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Emily LakdawallaMay 19, 2006

Cassini RADAR images of the surface of Titan

Since the last Titan flyby on April 30, the Cassini RADAR team has been releasing quite a large number of pieces of the swath to the Web, and then they topped it off with a nice long piece of the middle of the swath from the last flyby. I spoke with RADAR team member Ralph Lorenz yesterday about the latest RADAR imaging and am working on a detailed story, but today I spent much of the day trying to figure out where on Titan all these bits and pieces of RADAR images came from. I've put together a new page for the Saturn section: "Cassini RADAR images of the surface of Titan." The page includes the complete Ta and T3 swaths, the first to have been released to the scientific community via NASA's Planetary Data System.

The new page also includes my attempts at reconstructing where all of the little bits of publicly released images from subsequent flybys fit on the map. Just for grins, here are those attempts. You can see that nearly all of T8 -- the one containing the Huygens landing site -- has been released publicly; about half of T7; and about a third of T13. I'm not going to finish writing up my notes from my chat with Ralph today -- hopefully I'll be able to do that on Monday.

Cassini RADAR swath on Titan, flyby T7, September 7, 2005

NASA / JPL-Caltech

Cassini RADAR swath on Titan, flyby T7, September 7, 2005
Cassini acquired about half of the planned RADAR swath on the September 7, 2005 flyby, covering a region from 30 to about 65 degrees south and from 30 through 0 to about 345 degrees west. It contains lots of apparently fluvial features. This image shows the approximate relative locations of the segments of the swath released to the public to date. The full swath should be released to the Planetary Data System in July 2006.
Cassini RADAR swath on Titan, flyby T8, October 28, 2005

NASA / JPL-Caltech

Cassini RADAR swath on Titan, flyby T8, October 28, 2005
The October 28, 2005 flyby covered a region just south of the equator from about 190 degrees through about 320 degrees west. The easternmost end of the swath covered the Huygens landing site. The center section includes large regions of "cat scratches" or longitudinal sand dunes. The eastern part contains many linear ridges, not yet seen elsewhere on Titan. This image shows the approximate locations of the pieces of the swath that have been released to the public to date. The full swath should be released in October 2006.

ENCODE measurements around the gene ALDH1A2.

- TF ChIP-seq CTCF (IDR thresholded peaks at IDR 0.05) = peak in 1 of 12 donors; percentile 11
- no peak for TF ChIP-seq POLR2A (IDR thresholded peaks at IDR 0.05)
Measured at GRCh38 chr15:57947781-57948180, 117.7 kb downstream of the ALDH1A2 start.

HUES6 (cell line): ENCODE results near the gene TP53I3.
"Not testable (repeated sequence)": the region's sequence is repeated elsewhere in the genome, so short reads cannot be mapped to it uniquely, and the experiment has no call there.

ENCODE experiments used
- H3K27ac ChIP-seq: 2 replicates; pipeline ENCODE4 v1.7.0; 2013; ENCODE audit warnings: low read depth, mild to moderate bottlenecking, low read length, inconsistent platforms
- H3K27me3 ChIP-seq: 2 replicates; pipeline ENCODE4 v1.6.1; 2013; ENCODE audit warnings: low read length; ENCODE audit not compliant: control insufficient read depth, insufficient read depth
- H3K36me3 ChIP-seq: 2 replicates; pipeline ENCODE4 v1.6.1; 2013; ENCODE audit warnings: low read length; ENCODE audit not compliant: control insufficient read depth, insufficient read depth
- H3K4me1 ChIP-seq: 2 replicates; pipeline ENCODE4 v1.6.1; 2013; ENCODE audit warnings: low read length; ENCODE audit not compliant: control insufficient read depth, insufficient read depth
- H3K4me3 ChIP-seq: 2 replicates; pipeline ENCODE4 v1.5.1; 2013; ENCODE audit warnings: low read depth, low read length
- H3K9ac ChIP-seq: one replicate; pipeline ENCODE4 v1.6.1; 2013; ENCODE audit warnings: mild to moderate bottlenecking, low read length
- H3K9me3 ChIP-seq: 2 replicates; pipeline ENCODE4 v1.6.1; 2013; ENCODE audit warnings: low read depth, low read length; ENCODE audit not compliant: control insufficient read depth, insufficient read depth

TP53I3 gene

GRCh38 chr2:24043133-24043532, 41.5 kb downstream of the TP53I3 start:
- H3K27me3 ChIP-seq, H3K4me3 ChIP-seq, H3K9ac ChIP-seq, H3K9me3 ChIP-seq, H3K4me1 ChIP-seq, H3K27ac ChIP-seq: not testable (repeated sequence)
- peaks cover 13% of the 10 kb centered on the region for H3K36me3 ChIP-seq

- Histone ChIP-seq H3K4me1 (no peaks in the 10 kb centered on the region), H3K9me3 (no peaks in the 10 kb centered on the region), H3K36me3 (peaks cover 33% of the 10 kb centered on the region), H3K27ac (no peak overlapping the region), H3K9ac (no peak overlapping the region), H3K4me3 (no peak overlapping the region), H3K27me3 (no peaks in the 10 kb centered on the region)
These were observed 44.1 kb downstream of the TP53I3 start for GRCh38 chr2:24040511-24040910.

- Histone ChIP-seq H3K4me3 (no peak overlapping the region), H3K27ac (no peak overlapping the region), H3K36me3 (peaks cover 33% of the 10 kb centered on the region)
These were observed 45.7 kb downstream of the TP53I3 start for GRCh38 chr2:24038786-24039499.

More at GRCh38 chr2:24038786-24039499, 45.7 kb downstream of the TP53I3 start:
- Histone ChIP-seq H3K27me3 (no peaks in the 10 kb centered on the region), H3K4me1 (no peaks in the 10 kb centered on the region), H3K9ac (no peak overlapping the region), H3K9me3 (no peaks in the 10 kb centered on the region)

Cassini RADAR swath on Titan, flyby T13, April 30, 2006 [DEPRECATED]

NASA / JPL-Caltech

Cassini RADAR swath on Titan, flyby T13, April 30, 2006 [DEPRECATED]
The April 30, 2006 RADAR swath on Titan covered a region just south of the equator, complementary to the region sampled in the previous flyby (T8, October 28, 2005). It subtends about 120 degrees of longitude, from about 40 to about 160 degrees west. The western end covers an area that has been studied in depth with the optical remote sensing instruments, including Shikoku Facula ("Great Britain"), part of Kerguelen Facula, and the doughnut-shaped Guabonito crater. The rest of the swath covers the bright region of Xanadu. Xanadu contains rough terrain dissected by channels, as well as some possible impact craters. This image shows the approximate locations of all of the pieces of the swath that have been released to the public to date. The full swath should be released in April 2007.

By the way, Cassini's zooming in for yet another Titan flyby today! It's currently about 13 hours from closest approach on a flyby that mostly involves studies of the atmosphere, with imaging of the "limb" (the edge of the disk) and radio science.

Read more: pretty pictures, Cassini, Titan, Saturn's moons, radar imaging

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Emily Lakdawalla

Senior Editor and Planetary Evangelist for The Planetary Society
Read more articles by Emily Lakdawalla

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